Once upon a time, I fell into the habit of giving people at work a small token of my appreciation during the Christmas holidays. Depending on the school, it was the custodian, or secretary, or colleague, or committee members who assisted me in shoveling paperwork, or an administrator, or counselor, or my kids' teachers. Unfortunately, my generosity knew no bounds. I created a monster. A polite, well-behaved monster, to be sure. But a monster with a voracious appetite.
The problem with giving folks my world-famous Chex Mix is that they assume it is a gift that keeps on giving. I only weaned my boys' kindergarten teacher off of it two years ago when The Pony entered sixth grade. Thank goodness, for the most part, The Pony followed in Genius's teacher footsteps. I actually blame Genius, not the teachers. He decreed that all of his teachers would get Chex Mix every year. Because it wouldn't be fair to leave them out, just because he had moved on from their classes. He's quite generous with my time, effort, and money like that.
Then there is the issue of my building assignment. For seven years, I was a traveler. I worked a half-day in one building, and a half-day in another. So I had two principals, and two secretaries, and two counselors, and four custodians, and so on. They still expect me to share the wealth. And I most certainly can't leave out the superintendent, and his two secretaries.
A couple of years ago, my bestie brought back her container the next day. "Do you give refills?" I had some left over, so I humored her request. Now I am on the hook for multiple Chexes for her. Oh, how my appreciation list has grown. I now have to fill 25 plastic Walmart containers with Chex Mix. I need some elves.
Yesterday and today, I made two batches. It will take four to fill the bare minimum of containers. Because Hick and the boys will want some, and I'll have to whip some up for the extended family. Chex Mix is a harsh taskmistress. It's not like I can open a bag of store-bought mix and pawn if off as my own. That would be like an Iron Chef plating a Little Debbie oatmeal pie as a dessert. Without a fancy swirl of sauce.
Cruel Madame Chex Mix requires as much supervision as a newborn. A newborn that needs to be removed from the oven every fifteen minutes, stirred, rotated, returned to said oven, and repeated over the course of a two-hour session. I'm surprised I do not develop carpal tunnel syndrome every December. My right forearm would put Popeye's to shame. My right hand is frozen into the shape of a C-clamp. At least I have had the good sense to buy a second non-stick 9 x 13 pan, rather than using my Pyrex.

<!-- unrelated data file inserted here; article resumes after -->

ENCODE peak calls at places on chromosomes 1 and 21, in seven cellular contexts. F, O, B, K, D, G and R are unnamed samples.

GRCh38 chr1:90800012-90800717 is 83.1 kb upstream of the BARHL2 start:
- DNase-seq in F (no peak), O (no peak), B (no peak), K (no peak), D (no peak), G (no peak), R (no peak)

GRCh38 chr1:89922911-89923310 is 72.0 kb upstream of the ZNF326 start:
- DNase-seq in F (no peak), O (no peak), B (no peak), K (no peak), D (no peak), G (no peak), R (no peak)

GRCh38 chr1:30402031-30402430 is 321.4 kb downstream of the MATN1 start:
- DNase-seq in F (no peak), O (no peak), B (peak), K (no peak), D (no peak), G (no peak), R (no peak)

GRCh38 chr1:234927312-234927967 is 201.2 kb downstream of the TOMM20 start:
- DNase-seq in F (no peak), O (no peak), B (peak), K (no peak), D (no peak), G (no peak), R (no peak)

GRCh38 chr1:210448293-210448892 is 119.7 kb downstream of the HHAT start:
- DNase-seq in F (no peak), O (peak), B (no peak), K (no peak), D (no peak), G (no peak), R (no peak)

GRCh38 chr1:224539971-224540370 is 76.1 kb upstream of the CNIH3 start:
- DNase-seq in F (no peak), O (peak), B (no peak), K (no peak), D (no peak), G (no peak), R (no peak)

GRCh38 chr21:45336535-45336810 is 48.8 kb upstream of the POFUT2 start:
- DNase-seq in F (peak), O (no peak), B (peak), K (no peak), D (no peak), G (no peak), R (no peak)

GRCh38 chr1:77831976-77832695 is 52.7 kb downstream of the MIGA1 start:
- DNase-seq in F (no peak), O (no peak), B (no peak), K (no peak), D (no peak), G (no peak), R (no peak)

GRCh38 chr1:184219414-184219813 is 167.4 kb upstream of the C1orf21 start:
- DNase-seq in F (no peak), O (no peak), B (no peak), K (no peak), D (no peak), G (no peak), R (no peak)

I have a special recipe, handed down from my mother, that she has labeled as "Scrambles". I think she probably copied it off the Chex box back in the 1950s. I saw one on the box this morning, and it was a blasphemous bastardization of the one true Chex Mix. Today's recipe called for oyster crackers! Who puts oyster crackers in Chex Mix? And while I'm picking that bone of contention out of my side, let me voice my disappointment in my mother for adding Bugles to her current recipe. That is just wrong.
Here's a picture of my Chex Mix, circa 2005. The real deal. It's perched on the very heavy cutting block that my husband dragged home from work after a remodel, with a lovely roll of paper towels in the background. I don't know why I felt it necessary to include the paper towels, unless I wanted to prove that I'm clean. I got hired for that very reason one time. Because I looked clean. But that's a story for another time. This one batch of Chex Mix. I can get ten small containers out of a batch. I used to give more, but the creation of this other-worldly treat is quite taxing. And my bestie gets three of the larger containers, which is equivalent to about seven regular ones. It takes fifteen minutes to properly layer the ingredients and get them ready for baking. So we're looking at almost nine hours of oven-tending.
My generosity has spiraled out of control.